So there is some common ground amidst all of the differences between us. Along with Christians, Muslims also believe in Abraham, Adam and Eve, Moses, John the Baptist, Jesus the Messiah and more (Ibrahim, Adam and Hawa, Musa, Yahya, and Isa al-Masih, respectively).
Begin to build a bridge to your Muslim friends by asking them about this holiday. Typically, it is westerners who are uncomfortable discussing religion, so don’t shy away from bringing it up. Remember to come as a learner and not one who is going to set them straight. Dialogue rarely occurs this way. Ask them about the story behind the holiday, how they will celebrate and with whom.
After your friend has explained to you the story of Abraham’s near-sacrifice of his son, you can segue into telling them that true followers of Isa (Jesus) also believe in sacrifice. We believe in the Taurat (the Torah) which tells the story of Ibrahim, and we too believe God provided a sacrifice to take the place of Ibrahim’s son as does the Qur’an (as-Saffat (37) 107).
Tell your friends that God has used sacrifice throughout history. Tell them how God used sacrifice to cover the shame of Adam and Hawa’s sin (Gen. 3:21). Tell them how God used the prophet Musa to instruct the people to bring sacrifices for the forgiveness of sins (Lev. 4). Tell them how, through the prophet Isaiah, God foretold of the coming masih (Messiah) who himself would be a sacrifice. Tell them how the prophet Yahya (John the Baptist) identified Isa, as “the Lamb of God who takes away the sin of the world.” Why would Yahya call him a lamb? Tell them that Isa said he would lay down his own sinless life as a sacrifice for the sins of his people (Mark 8:31, 9:30-32, Matt. 20:17-19). Explain to them that it was not a dishonorable death for a prophet, but the most honorable thing anyone could do for another.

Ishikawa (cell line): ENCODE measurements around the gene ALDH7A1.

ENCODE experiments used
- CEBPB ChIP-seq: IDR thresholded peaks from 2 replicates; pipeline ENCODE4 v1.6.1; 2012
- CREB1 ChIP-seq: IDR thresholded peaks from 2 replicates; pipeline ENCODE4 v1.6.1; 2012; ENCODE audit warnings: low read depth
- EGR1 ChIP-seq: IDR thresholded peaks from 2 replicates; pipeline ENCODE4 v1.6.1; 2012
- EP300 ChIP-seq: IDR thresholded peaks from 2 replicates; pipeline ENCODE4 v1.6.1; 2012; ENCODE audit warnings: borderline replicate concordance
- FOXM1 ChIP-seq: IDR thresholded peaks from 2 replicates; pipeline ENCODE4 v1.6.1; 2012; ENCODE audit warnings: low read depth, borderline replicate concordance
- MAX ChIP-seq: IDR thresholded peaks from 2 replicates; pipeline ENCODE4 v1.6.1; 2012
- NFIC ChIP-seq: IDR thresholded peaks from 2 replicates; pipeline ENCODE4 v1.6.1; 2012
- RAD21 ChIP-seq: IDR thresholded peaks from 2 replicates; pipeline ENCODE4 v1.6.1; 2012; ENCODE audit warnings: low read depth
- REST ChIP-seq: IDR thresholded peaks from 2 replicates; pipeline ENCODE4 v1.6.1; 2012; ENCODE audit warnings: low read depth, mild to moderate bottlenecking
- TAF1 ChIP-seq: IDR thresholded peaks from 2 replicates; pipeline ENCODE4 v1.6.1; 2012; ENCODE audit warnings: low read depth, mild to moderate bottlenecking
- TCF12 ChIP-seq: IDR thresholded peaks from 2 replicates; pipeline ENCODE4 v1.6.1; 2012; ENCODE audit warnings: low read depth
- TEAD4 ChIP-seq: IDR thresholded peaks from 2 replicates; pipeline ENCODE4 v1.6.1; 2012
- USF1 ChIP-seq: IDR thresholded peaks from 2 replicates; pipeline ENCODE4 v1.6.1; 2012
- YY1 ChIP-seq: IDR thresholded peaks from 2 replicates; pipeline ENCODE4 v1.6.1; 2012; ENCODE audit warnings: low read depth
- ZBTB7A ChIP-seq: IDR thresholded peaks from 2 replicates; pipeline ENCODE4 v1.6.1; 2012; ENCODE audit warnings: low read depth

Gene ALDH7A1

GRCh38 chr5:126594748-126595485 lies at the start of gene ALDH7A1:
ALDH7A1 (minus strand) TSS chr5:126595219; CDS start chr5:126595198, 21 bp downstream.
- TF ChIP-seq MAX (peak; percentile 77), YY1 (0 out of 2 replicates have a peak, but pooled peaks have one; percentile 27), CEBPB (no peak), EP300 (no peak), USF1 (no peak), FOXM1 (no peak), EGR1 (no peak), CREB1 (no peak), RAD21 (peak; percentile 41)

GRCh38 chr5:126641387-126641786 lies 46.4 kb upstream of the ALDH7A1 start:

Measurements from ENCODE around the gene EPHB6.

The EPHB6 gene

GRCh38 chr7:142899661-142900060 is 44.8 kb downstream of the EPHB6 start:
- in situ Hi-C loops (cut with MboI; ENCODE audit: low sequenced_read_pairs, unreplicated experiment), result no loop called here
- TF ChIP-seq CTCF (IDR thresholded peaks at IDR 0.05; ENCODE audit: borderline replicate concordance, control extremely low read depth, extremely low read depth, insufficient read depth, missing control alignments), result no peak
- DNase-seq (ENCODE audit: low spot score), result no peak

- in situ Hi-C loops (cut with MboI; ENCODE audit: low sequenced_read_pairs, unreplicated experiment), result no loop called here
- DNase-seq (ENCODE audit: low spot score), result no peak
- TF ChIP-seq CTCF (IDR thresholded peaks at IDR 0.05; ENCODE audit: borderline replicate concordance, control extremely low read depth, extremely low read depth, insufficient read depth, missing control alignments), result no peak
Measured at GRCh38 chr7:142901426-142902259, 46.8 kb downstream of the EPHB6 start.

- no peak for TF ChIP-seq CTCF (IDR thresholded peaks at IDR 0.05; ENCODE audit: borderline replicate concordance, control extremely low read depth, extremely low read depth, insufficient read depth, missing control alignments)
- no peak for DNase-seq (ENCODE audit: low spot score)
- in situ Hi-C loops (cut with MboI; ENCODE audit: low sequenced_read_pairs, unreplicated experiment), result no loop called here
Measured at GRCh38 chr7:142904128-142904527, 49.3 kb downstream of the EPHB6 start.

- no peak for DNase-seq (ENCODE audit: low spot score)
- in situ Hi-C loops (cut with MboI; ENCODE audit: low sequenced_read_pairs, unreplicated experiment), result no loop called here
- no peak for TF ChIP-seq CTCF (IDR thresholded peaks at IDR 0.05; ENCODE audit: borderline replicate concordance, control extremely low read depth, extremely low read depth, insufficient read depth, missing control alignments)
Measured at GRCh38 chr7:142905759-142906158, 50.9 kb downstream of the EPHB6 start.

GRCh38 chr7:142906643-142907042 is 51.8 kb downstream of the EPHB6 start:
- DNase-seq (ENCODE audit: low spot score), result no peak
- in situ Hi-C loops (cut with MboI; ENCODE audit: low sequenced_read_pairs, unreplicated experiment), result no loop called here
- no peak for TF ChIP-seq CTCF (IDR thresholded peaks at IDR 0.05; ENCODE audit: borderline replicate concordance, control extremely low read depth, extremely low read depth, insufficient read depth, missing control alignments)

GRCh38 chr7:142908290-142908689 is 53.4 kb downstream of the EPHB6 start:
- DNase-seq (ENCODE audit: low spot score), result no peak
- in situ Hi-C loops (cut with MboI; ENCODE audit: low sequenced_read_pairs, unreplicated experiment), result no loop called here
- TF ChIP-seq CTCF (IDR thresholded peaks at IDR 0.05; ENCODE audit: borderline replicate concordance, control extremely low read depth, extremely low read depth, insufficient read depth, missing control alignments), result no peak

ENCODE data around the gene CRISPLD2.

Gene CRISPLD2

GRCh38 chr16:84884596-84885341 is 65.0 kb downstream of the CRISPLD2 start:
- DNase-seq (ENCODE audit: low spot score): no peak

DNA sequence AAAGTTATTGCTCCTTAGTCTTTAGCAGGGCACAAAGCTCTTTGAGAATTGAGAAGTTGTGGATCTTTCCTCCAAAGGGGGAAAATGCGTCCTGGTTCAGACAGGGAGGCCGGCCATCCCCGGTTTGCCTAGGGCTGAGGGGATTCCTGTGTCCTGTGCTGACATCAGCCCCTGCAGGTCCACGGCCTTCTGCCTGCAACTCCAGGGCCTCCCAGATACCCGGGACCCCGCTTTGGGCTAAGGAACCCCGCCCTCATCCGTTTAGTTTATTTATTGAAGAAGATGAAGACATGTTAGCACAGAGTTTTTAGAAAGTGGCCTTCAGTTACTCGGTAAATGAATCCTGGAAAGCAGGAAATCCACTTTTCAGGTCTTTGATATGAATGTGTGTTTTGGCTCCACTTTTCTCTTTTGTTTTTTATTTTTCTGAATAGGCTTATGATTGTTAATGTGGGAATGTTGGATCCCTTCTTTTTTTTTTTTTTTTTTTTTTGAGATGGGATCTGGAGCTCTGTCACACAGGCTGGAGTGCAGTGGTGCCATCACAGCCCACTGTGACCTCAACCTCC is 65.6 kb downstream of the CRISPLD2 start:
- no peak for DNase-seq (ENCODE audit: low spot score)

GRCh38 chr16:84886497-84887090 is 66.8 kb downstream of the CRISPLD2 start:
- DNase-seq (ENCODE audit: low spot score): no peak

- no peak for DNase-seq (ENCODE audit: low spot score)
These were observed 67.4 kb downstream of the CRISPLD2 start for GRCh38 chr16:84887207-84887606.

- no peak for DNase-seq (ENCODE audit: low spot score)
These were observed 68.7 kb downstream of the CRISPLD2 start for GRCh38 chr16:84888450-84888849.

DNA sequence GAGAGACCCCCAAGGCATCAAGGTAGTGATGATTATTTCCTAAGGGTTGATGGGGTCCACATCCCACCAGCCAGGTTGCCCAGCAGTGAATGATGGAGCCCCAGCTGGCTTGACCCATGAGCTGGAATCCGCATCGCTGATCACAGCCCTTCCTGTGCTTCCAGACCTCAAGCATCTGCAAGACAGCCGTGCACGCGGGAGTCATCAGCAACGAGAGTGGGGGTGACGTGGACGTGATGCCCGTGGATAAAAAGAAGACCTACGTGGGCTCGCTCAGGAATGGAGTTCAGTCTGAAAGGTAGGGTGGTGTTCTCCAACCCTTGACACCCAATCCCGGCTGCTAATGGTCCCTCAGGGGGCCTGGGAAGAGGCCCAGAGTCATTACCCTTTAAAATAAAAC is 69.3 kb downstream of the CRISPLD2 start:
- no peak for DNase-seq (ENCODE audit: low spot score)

Reach out a hand to your neighbor by asking them about Eid al-Adha this year. Dialogue with them about their beliefs and share with them yours.
Bridges to your friends exist. By God’s grace, look for them and cross them. Doing so embodies the heart of Jesus who crossed (pun intended) the ultimate bridge to reach us.
*Unlike the Bible, the Qur’an is not a compilation of books, so when citations are used, the numbers refer to a sura (chapter) and verse (ayah). Another distinction is that the suras are more widely known by their names rather than numbers. Hence “an-Nisa (4) 157” means “verse 157 of the fourth chapter, which is called an-Nisa.”
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November 3 2014 at 2:30 pm 0 Comments
This past Sunday, Greg Somerville lead us in a time of prayer for Christians around the globe suffering in countries where believers are being persecuted for the sake of the gospel. In recognition of the International Day of Prayer for the Persecuted Church, the Outreach team, in conjunction with Open Doors, USA compiled a list of prayer points to help us be better informed, to serve, and to pray for the top 10 countries where persecution is the worst.
Feel free to download the prayer point PDF, or pick up a hard copy at the church office.
Currently, there are 200 million Christians experiencing persecution in over 40 countries. These believers are experiencing suffering in many forms, from receiving the lowest paying jobs, to imprisonment and even death. As Paul says in 2 Corinthians 4:9, they are “persecuted, but not forsaken; struck down, but not destroyed.” When asked what they need the most, their most frequent answer is, “Please pray for us!”